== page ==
Six extraordinary Nova Scotians who have contributed greatly to their communities, people and culture will be invested into the Order of Nova Scotia this year.
Lt.-Gov. Arthur J. LeBlanc, Chancellor of the Order of Nova Scotia, made the announcement.
“One of the most enjoyable roles I have as the Queen’s representative in this province is to invest the 2018 appointees with the Order of Nova Scotia, which is our highest honour” said Lt.-Gov. LeBlanc. “The achievements by these six outstanding Nova Scotians makes us all proud and I greatly look forward to congratulating them in person at the investiture ceremony in November.”
The 2018 recipients of the Order of Nova Scotia are:
— Ellie Black, Halifax: Ellie has represented Canada twice at the Summer Olympic Games, achieving the highest standing ever for a Canadian gymnast. She has also medaled at the Commonwealth Games, Pan-American Games and the 2017 World Championship. Most recently, she led her team to gold at the 2018 Commonwealth Games, personally winning gold at the all-around competition. Ellie is an outstanding role model for her peers and young gymnasts, demonstrating a great work ethic and a graciousness in both victory and loss. Ms. Black takes time with her young fans, acknowledging their support and sharing her experiences. Ellie is a wonderful ambassador for both the gymnastics and Nova Scotia. Ms. Black is the second youth to receive the Order of Nova Scotia.
— John Bragg, Oxford: Starting with a frozen food plant in 1968, John has built an empire of private business that operates on an international scale. Under his leadership, Oxford Frozen Foods, Eastlink, and Inland Technologies are some of Nova Scotia’s best-known companies. John also shares his expertise to help other Atlantic Canadian businesses grow and develop, serving on boards and investing in startups. John has a passionate commitment to Nova Scotia, particularly our rural areas, and shares his profits through many charitable efforts, most notably investing tens of millions of dollars in our region’s universities.
— Clotilda Douglas-Yakimchuk, Whitney Pier: Clotilda’s story is one of triumph over obstacles, including racism and discrimination. She has dedicated her life to the service of others and the health of her community, using each difficult experience to become stronger. In 1954, Clotilda become the first black graduate of the Nova Scotia Hospital School of Nursing and eventually became the first, and only, black president of the Registered Nurses’ Association of Nova Scotia and creating an award for nursing students at Cape Breton University. Clotilda’s sense of community goes beyond Whitney Pier, advocating for social justice for all Nova Scotians.
— Janet Kitz, Halifax: Janet came to Nova Scotia from Scotland and quickly began dedicating her life to preserving our province’s history and helping us to understand ourselves. Ms. Kitz, who is known as a leading academic on the Halifax Explosion, has catalogued hundreds of artifacts from the disaster, interviewing dozens of survivors and helping to create the Maritime Museum of the Atlantic’s permanent exhibit. Her work has also given voice to the experiences of the Mi’kmaw people in Turtle Grove, which is in the area now known as Tufts Cove near the MacKay Bridge in Dartmouth, and African Nova Scotians in Africville. Janet not only embraced her new homeland, but dedicated her life’s work to preserving and promoting its heritage.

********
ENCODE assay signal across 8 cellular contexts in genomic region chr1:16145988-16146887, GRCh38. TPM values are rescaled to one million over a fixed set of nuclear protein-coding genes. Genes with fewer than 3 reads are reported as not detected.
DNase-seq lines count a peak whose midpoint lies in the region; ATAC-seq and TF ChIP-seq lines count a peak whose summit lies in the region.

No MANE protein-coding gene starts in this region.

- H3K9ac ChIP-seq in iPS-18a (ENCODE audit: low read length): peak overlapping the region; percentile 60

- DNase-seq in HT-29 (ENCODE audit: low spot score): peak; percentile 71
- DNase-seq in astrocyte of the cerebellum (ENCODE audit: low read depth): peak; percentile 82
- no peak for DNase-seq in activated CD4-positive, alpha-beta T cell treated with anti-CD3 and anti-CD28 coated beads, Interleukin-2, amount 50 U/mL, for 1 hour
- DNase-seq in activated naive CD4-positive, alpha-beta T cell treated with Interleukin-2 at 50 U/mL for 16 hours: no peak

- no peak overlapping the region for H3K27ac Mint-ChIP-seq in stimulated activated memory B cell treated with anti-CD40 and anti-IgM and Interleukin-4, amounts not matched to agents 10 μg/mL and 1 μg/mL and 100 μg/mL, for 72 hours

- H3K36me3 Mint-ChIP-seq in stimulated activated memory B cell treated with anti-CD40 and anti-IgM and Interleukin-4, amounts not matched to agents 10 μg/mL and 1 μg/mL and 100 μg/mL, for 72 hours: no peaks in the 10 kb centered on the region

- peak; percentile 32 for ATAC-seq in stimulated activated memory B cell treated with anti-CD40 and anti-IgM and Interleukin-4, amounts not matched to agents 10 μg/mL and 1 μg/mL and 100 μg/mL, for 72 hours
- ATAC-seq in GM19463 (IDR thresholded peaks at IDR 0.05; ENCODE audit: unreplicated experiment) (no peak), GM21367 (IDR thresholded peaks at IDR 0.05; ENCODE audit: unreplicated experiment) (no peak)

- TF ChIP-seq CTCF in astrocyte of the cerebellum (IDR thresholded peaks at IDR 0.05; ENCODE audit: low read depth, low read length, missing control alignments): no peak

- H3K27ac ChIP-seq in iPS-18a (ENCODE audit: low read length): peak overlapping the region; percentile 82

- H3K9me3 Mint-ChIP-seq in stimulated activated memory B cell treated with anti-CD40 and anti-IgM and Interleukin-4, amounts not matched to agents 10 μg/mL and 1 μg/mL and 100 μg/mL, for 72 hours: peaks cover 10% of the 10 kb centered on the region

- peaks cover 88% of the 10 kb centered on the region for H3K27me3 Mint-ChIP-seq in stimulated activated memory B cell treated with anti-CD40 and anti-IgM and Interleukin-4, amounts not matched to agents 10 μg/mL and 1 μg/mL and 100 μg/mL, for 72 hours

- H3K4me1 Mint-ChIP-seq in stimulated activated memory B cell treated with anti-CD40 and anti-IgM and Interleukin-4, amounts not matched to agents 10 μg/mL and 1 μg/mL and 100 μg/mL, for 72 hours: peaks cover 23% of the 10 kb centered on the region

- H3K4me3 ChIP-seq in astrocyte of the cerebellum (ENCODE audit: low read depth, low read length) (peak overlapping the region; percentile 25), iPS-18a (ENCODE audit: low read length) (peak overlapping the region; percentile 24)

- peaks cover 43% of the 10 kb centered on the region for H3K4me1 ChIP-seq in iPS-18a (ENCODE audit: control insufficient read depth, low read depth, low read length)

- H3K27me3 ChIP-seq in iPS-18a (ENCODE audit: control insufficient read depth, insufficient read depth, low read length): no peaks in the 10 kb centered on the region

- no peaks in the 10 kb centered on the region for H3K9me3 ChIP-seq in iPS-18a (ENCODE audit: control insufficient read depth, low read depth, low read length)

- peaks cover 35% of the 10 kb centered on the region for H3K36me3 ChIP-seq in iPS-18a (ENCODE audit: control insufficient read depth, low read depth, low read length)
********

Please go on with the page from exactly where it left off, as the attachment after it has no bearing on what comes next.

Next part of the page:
— Patti Melanson, Halifax: Patti has been a practising nurse for over 25 years, during which time she has transformed the way healthcare is provided to vulnerable populations. At Phoenix House, she provided care to homeless and other vulnerable youth. She was also the visionary behind the Mobile Street Outreach Health team, which provides collaborative care to vulnerable people in Halifax’s North End, and a driving force behind the Housing First model of helping people in shelters find housing. Patti has been a passionate advocate for people at risk, reaching out and providing care to vulnerable people with compassion and respect, changing the way we care for our most vulnerable citizens.
— Wade Smith, Halifax: Wade was an influential community leader, teacher, principal, coach and mentor, who dedicated his life to youth. Mr. Smith was a tireless advocate for education, the preservation of African Nova Scotian culture and for Africentric schools, believing that building relationships and creating community was the foundation of education. As principal of Citadel High School, Wade was instrumental in uniting two former high schools into a welcoming, supportive community school for its diverse population. Wade was a lifelong educator, a passionate advocate for youth and an inspiration to students and colleagues alike. His passion for his community was surpassed only by his love and devotion for his family. This is a posthumous award.
This is only the second time six recipients have been invested into the Order in the same year. An additional recipient is permitted if the sixth recipient is between the ages of 16 and 25 years.
The 2018 recipients will be recognized at the 17th investiture ceremony on Nov. 6, at Province House in Halifax.
The Order of Nova Scotia was established in June 2001 and is the highest honour bestowed by the province. Since it was created, 93 recipients have been invested into the Order. Recipients have the right to use the post-nominals O.N.S. after their names.